Unblinking Eye


Gordon Chapple

Gordon is from California and his work was featured in a previous issue of View Camera published some years ago. He learned carbon printing from Michael Sandquist but now works with a unique printing method that is based on multiple transfers onto a dimensionally stable Melinex base.  Gordon uses tissues of two different colors, a silver-colored tissue (made using a silver pearlescent pigment), which is the image base, and a warm black tissue (using Sumi ink as the pigment source).  The silver color at the base gives a lovely silver tone in the Zone VII tonal range and an overall glow to the image, while the use of several warm black transfers allows him to obtain a remarkable tonal range, and very high Dmax in the shadows. Gordon uses only analog methods in building up his carbon images, and works almost exclusively with 11x14 analogue in-camera negatives.

Gordon Chapple’s step-by-step procedure

  1. Tissues that will be used in the working session are spirit-sensitized with a mixture of alcohol and a solution of potassium dichromate.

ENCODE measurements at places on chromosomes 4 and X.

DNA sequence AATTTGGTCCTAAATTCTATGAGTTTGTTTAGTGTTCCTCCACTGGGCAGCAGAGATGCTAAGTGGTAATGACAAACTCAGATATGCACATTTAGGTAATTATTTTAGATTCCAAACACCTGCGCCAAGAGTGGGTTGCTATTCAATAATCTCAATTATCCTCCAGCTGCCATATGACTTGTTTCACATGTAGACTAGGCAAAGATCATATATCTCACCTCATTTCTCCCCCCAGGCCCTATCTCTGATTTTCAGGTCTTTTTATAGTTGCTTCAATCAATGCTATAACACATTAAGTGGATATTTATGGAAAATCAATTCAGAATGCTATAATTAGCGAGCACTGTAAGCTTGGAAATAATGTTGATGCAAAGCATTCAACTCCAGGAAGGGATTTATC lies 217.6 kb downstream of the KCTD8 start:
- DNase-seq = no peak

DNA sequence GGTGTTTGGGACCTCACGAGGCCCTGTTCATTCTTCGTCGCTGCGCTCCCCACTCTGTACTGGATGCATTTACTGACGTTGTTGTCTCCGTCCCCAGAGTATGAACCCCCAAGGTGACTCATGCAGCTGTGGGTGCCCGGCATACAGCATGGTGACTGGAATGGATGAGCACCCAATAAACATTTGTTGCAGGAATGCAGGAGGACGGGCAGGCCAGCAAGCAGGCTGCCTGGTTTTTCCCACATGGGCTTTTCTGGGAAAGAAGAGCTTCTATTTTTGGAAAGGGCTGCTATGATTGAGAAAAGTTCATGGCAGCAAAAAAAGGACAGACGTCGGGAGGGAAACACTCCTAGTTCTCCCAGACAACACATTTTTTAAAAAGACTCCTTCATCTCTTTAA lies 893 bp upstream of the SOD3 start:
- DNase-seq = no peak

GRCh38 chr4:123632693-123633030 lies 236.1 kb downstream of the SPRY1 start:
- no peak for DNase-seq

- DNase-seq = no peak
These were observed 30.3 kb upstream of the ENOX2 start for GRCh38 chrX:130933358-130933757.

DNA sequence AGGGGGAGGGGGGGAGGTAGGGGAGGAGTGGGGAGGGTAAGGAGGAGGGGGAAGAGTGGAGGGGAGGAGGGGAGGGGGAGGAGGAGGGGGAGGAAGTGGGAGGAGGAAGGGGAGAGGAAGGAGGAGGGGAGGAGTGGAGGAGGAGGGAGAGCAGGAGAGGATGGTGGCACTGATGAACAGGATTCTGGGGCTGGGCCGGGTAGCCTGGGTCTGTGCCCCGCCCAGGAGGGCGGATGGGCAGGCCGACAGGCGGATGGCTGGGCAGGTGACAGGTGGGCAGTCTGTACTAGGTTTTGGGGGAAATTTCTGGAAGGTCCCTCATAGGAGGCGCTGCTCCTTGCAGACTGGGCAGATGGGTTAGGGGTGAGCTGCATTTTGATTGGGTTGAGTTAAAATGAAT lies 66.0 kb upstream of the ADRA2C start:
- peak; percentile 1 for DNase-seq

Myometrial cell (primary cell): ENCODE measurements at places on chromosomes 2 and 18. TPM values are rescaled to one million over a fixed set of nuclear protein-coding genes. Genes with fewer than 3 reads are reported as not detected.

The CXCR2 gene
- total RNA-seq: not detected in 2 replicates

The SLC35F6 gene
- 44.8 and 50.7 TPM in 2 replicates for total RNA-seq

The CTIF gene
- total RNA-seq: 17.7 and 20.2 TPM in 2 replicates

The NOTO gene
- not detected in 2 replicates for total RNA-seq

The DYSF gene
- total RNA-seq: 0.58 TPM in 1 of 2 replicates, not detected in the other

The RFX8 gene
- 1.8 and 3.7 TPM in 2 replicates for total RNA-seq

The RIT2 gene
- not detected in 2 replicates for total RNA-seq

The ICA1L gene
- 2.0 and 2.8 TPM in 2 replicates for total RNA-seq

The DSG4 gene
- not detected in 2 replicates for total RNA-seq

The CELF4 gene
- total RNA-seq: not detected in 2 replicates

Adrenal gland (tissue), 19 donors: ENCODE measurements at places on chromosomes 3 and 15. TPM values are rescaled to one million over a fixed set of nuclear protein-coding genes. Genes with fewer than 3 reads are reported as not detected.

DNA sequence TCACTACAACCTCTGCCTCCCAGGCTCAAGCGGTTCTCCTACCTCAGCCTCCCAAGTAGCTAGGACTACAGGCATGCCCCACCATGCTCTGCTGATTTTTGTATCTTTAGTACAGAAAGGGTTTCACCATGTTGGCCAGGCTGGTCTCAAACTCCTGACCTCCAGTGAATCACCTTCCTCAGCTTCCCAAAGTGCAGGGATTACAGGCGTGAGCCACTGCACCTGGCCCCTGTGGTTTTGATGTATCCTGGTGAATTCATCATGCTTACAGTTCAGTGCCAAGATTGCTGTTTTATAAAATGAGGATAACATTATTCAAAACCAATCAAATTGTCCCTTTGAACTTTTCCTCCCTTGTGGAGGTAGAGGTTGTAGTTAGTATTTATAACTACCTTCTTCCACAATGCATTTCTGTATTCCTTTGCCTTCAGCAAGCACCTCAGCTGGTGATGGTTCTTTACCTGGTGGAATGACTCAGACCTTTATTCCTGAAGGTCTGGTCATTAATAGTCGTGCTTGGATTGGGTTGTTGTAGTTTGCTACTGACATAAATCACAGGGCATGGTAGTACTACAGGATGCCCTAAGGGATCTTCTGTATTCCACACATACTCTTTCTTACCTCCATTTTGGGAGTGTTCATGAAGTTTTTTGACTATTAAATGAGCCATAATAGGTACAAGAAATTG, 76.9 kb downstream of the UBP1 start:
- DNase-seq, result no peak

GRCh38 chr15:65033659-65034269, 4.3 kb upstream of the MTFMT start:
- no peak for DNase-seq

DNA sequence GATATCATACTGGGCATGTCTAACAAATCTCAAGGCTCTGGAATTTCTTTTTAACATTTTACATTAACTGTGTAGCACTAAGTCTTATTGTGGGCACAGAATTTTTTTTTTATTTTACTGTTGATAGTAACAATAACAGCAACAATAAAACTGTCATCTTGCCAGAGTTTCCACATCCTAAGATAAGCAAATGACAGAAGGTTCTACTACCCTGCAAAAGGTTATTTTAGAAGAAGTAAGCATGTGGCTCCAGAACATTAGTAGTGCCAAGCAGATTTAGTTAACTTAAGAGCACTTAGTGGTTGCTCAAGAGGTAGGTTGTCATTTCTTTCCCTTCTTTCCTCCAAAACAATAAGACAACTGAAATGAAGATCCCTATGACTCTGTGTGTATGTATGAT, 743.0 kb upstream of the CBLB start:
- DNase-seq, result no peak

2. The tissues and negatives are punched to allow for pin registration.
  3. The silver tissue is printed on a registration board in the vacuum frame of the exposure unit. Gordon uses a NuArc 26-1KS light source.
  4. After exposure the exposed tissue and the final support are briefly dipped in chilled de-aerated water, pin registered on the squeegee board and then bonded together with a couple of swipes with a hard-bladed squeegee. From this point, the standard development process for carbon printing is employed (allowing the final support/exposed tissue “sandwich” to bond for roughly 5 minutes followed by immersion in a hot water bath for development).
  5. Once the silver pigment image has been developed and dried, the same steps are used with the first and second black tissues.  The print is dried between each image transfer in order for the bonding process to work properly.

The exposures for the different tissues vary based upon the tonal range desired.  For example, an image that demands a fairly delicate or high key tonal range might require 70 units of exposure for the silver base and 40 units for the first black tissue.  This method of working is very flexible and allows the artist to craft the print in building up tones accord with his artistic vision.

Figure 1 – Gordon Chapple, “Three Leaves,”  11X14” multi transfer carbon print on Melinex.

Figure 2 – Gordon Chapple, “Leaning Trees,”  11X14” multi transfer carbon print on Melinex.
Figure 3 – Gordon Chapple, “Pale Bark,”  11X14” multi transfer carbon print on Melinex



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